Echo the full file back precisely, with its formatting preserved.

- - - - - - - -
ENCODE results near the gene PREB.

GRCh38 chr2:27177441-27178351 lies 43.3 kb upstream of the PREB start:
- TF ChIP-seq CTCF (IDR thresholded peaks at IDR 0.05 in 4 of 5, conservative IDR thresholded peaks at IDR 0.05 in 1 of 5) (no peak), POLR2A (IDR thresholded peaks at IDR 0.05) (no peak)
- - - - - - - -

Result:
ENCODE results near the gene PREB.

GRCh38 chr2:27177441-27178351 lies 43.3 kb upstream of the PREB start:
- TF ChIP-seq CTCF (IDR thresholded peaks at IDR 0.05 in 4 of 5, conservative IDR thresholded peaks at IDR 0.05 in 1 of 5) (no peak), POLR2A (IDR thresholded peaks at IDR 0.05) (no peak)